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State and Province News February 2012

Posted By aggman On February 16, 2012 @ 2:56 pm In Articles,Departments,State & Province News | No Comments

To keep up to date with this breakdown of news in the United States and Canada, visit www.AggMan.com [1]for daily updates.

 

By Therese Dunphy, Editor-in-Chief

 

Arizona

El Mirage City Council members, who allowed an earlier annexation proposal to expire, took the first step toward annexation of a county island in the Agua Fria River that would serve as the home of a proposed sand and gravel mine. According to The Arizona Republic, Michael LeVault, mayor of the neighboring community of Youngtown, vowed to sue if the annexation proceeds. Similarly, the president of the Agua Fria Ranch homeowners association — who is also LeVault’s wife — said the association would fight El Mirage “tooth and nail.” An attorney representing the landowners of the proposed mine said that its partner, Phoenix Cement Co., a division of the Salt River Pima-Maricopa Indian Community, has the authority to mine the site whether or not the land is annexed by El Mirage. “When the market tells us it is ready, we will start mining,” Stephen Anderson told the newspaper. “If we do annex, you will have some control over us — that is a clear advantage for you.” He also said the landowners support annexation because they want to work with the city to develop the land once mining is completed.

 

 

California

A proposed operation near Sylmar is drawing concerns from residents in the area. The Daily News of Los Angeles reports that Ted Sakaida has revived a dormant application for a 25-acre Sakaida & Sons Surface Mine on his land in unincorporated Los Angeles County. Proponents say a local mine would fill a growing need for aggregate in Los Angeles, but grassroots group Citizens Against Strip Mining in the San Fernando Valley has collected nearly 1,500 signatures on petitions to stop the mine. The Sakaidas point out that the Sylmar mine would alleviate the need to drive 50 miles to Frazier Park and back to haul a truckload of sand and gravel. They say mining local aggregate would save more than 214,000 round trips to Kern County, save $37 million in fuel, and prevent 40 metric tons of carbon emissions.

Indiana

A 45-year-old ranch home in Carmel will serve as the new home for Chaucie’s Place, a non-profit child-advocacy center. The Indianapolis Star reports that the non-profit needed a new home when it was notified last year that it would have to move due to the U.S. 31 road widening and commercial development project taking place at its former location. Martin Marietta Materials agreed to rent the property to the agency for $1 per year. A local high school trades class made many renovations to the home, while a grant from Home Depot covered the building materials and appliances.

Kansas

Hundreds of feet of copper wiring, valued at more than $70,000, were taken from a Lafarge operation near Oxford. According to www.newscow.net [2], more than 1,500 feet of copper wire that ran from a generator to the powered equipment on site was cut and removed from the plant. The missing wire resulted in a two-week delay in operations while repairs were made. The case was featured as the Cowley County CrimeStoppers Crime of the Month for December, and a reward of $1,000 was made available for information leading to the arrest of the person or persons responsible for the crime.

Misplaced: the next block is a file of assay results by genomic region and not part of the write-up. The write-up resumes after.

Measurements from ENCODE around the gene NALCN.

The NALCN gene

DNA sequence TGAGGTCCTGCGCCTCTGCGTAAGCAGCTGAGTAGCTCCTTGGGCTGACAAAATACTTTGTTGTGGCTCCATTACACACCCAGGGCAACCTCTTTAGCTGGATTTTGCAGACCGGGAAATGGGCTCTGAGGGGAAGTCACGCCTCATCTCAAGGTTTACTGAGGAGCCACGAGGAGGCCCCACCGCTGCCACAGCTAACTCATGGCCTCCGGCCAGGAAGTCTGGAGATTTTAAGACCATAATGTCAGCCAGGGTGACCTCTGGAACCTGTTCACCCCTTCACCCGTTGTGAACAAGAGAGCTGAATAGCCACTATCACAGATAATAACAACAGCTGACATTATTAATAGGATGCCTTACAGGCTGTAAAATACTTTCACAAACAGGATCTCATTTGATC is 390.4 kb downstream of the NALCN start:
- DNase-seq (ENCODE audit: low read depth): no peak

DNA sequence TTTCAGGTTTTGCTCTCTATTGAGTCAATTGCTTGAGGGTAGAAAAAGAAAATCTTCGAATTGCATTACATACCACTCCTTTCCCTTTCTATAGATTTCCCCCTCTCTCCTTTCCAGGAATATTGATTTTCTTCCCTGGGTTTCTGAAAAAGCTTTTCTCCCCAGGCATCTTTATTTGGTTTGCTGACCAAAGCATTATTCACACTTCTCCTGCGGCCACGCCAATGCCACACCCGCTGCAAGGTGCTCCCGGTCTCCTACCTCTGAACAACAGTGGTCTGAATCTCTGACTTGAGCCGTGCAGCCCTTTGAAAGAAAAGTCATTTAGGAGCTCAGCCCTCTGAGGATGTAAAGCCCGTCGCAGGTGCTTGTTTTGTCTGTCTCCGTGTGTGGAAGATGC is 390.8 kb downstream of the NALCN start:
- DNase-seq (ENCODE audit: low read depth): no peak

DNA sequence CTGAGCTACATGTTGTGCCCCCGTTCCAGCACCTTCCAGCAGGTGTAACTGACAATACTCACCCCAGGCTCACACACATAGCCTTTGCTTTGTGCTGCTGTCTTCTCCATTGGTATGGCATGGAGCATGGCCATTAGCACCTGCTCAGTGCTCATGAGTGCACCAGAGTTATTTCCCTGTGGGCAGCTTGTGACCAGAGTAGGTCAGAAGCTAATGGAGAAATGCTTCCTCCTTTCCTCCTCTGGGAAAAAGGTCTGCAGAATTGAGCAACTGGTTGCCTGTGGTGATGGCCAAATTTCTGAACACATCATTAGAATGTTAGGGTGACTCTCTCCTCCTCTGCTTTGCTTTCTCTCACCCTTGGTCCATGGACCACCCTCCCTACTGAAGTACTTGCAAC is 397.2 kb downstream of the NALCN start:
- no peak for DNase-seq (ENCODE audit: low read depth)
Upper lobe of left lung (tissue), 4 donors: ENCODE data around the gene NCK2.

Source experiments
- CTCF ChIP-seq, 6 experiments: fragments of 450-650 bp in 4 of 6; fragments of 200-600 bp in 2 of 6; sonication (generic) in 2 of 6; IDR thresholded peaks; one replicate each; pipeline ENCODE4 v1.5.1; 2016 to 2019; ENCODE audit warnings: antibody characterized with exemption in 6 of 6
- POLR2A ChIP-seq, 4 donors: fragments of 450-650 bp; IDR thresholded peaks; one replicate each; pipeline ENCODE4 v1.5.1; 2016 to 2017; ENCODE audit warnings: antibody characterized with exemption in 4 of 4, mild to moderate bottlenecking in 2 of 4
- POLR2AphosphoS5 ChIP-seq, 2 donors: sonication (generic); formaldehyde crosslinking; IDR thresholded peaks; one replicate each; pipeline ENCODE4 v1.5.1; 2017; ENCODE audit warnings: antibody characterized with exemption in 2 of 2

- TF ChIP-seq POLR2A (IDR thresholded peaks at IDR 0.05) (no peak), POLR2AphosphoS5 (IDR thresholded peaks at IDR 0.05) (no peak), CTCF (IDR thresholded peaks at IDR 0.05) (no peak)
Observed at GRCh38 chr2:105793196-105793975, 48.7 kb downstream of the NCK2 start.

Montana

A new bridge over Alkali Creek was set to open at the end of 2011, the Billings Gazette reports. Kyle Kastelitz, project superintendent for general contractor Riverside Sand and Gravel, told the newspaper that the company took a little more time than originally anticipated to complete the project, but wanted to make sure it was done correctly. The $6.8 million project includes features such as bridge end rails to increase barrier rail strength, handrails, and sidewalks for pedestrians.

 

Nebraska

Western Engineering, accused of illegally mining gravel since 1993, asked a judge to dismiss a complaint filed by Scotts Bluff County. According to www.kcautv.com [3], the county asked the court to stop mining sand and gravel near the North Platte River near Scottsbluff. It contends that the operator’s conditional permit expired in 1993. In a new filing, the operator’s attorney says that the mining is legal. That filing includes a 1993 letter from the county public works director that says the county “has no objections to the specific location” of the company’s asphalt plant as long as certain conditions were followed. The operator also says the county’s complaint is barred by a statute of limitations.

New Jersey

The assets of Future Mining of Middle Township, which include two sand mining and recycling operations and three tracts of land, are on the sale block. Shore News Today reports the owners of the business are retiring and want to sell the business. Of the three tracts of land, one has preliminary approval for mining and a Class B recycling permit. Equipment would also be included in the sale. The company has focused on mining beach, concrete, and other grades of sand. Reserves are estimated to have a market value of about $74 million.